So, is the younger generation simply entitled?  Are students today just lazy? Is this a result of being born into one of the most prosperous times in our history? Or living in an age of technology where everything comes so easily and with the simple stroke of a keypad?

How do we bring the principles of discipline, hard work and dedication back to our children? And how as small business owners do we hire this generation knowing that they lack the work ethic that prior generations had?

I wish I knew the answers to these many important questions, but at least Ben got me thinking! I’d love to hear your thoughts on this subject, so feel free to comment back to me below or at

Windfalls and Excess Income

It seems like we get news on a fairly regular basis that some professional athlete, movie or rock star is going bankrupt or owes the government taxes.  I’m flabbergasted by how anyone could make that kind of money and blow it. I always say, “Give me a person who earns over a million dollars for even 2 years of their life, and I can show them how to set themselves up financially for the rest of their life!”

Last week I watched a documentary on ESPN’s 30 for 30 Series called Broke. They highlighted why such a large percentage of NFL and NBA athletes end up broke instead of set for life. The Documentary cited the following statistics:

The average length of an NFL opportunity is only 3.5 years. 65% of players leave the game with permanent injuries. By only 2 years into retirement, 78% of NFL players have gone bankrupt or are under financial stress. Similarly, within 5 years of retirement, an estimated 60% of former NBA players are broke. (Sports Illustrated 03/23/2009)

This really is not new information for me. Over the 25 years of my professional life as a financial planner, I’ve read many studies of what the documentary called The Sudden Wealth Effect. In the past I’ve seen a similar study of why a large percentage of lottery winners eventually go bankrupt, and I’m sure many of the same explanations apply to professional athletes.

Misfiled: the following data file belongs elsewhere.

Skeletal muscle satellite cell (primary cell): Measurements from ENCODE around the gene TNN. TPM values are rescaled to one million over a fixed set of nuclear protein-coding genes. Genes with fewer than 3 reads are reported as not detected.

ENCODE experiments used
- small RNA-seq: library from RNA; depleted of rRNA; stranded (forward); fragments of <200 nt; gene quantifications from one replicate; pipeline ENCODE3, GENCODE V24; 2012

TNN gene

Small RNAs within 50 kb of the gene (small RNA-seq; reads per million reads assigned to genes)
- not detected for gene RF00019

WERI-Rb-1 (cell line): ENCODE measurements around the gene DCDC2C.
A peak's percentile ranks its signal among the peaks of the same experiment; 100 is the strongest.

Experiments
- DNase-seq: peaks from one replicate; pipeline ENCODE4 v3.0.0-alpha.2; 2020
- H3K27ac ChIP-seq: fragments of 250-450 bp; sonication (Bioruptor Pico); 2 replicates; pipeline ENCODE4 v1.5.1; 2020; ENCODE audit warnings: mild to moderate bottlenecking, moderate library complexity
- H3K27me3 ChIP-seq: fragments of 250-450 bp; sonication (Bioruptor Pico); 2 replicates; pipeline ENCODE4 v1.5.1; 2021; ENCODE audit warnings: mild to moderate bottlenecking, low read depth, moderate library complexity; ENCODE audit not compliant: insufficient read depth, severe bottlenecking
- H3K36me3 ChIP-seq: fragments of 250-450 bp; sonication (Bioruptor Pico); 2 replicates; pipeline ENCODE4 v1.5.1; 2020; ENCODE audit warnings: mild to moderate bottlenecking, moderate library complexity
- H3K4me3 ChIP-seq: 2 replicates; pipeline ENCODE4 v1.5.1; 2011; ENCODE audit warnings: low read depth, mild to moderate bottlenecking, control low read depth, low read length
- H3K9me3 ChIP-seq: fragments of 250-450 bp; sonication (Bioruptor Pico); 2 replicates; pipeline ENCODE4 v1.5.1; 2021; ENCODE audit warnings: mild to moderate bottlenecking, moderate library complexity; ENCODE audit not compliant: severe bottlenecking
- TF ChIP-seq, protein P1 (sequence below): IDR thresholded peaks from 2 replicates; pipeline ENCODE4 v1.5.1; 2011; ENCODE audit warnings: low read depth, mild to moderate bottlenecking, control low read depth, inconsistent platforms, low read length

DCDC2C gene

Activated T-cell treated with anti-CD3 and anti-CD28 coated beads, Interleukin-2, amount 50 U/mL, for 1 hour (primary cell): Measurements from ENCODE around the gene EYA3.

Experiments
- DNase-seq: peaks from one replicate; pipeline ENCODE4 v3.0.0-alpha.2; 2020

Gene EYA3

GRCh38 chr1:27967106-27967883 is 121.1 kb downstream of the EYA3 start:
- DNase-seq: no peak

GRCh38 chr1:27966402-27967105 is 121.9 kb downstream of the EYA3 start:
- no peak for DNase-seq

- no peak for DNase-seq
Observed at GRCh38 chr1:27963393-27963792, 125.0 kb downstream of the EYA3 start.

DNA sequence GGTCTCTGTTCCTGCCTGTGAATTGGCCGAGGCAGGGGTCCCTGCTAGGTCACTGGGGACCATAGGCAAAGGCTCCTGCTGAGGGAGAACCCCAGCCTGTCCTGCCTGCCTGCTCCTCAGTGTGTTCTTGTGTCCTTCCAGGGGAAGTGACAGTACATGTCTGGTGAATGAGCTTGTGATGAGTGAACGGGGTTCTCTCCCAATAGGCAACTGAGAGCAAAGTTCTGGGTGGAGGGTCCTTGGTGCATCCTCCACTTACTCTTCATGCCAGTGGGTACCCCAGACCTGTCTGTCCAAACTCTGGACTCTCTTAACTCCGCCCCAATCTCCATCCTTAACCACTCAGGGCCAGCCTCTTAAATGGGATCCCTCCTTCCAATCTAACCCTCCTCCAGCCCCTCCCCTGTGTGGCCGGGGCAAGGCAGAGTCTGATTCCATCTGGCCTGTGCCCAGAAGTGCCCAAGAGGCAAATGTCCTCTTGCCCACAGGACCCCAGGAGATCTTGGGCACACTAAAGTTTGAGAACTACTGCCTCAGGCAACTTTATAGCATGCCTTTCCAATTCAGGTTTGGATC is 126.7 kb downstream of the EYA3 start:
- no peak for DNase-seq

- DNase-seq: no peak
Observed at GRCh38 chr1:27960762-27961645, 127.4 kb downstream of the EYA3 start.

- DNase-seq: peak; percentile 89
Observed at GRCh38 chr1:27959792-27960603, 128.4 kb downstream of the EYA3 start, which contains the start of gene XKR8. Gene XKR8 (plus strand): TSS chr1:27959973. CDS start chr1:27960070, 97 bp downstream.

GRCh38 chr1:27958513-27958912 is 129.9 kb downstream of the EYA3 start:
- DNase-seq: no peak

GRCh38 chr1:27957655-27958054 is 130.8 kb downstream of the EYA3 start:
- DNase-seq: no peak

In this ESPN special, they cited many reasons why players are ill equipped to handle the sudden wealth that occurs upon entry into professional athletics. Generally speaking, most come from the lower middle class on down to poverty level and don’t have the money skills to plan for their investments. They are naturally drawn to investments that are sexy versus safe. Many put their money in the hands of agents who are not financially savvy either. The best explanation I heard in the show was that the NFL or NBA (or for that matter a movie career, hit TV series, or bestselling album or book) is an opportunity, not a career. In each of those examples, people are given a limited amount of time to earn big bucks, but it’s unlikely that it will be forever.

People that experience sudden windfalls, can also succumb to similar downfalls. The chapter titled Windfalls and Excess Income in my book, It’s Just Money, So Why Does It Cause So Many Problems?; details stories about salespeople who had a banner year of earnings and people who came into an inheritance or business windfall that could have made a serious impact on their future financial success, but instead, frittered the money away.

There is a tendency for anyone who experiences a significant increase in earnings to believe that this is going to continue indefinitely. That is in essence, the big mistake. Perhaps you will be one of the lucky ones to experience a long-term run of significant financial success. But if you are more like a professional athlete, where it’s a short period of time, you might miss the opportunity to capitalize on those earnings for your future. The even bigger mistake is leveraging a future on the necessity of those increased earnings to maintain that lifestyle. This is where people tend to go broke.

In so many instances it comes down to the fact that as Americans, we simply like to spend. We feel entitled to nicer things, we feel compelled to “Keep up with the Joneses”, and quite frankly, spending is more fun than saving. This generation, unlike those of the past, is more about living in the moment, versus worrying about the future.

But as a Financial Planner, totally invested in helping my clients get to a point of financial independence, it’s been a bitter pill to swallow. One of my most challenging situations is watching people I know struggling financially, that could have made better financial decisions along the way to prevent the situation they are currently in.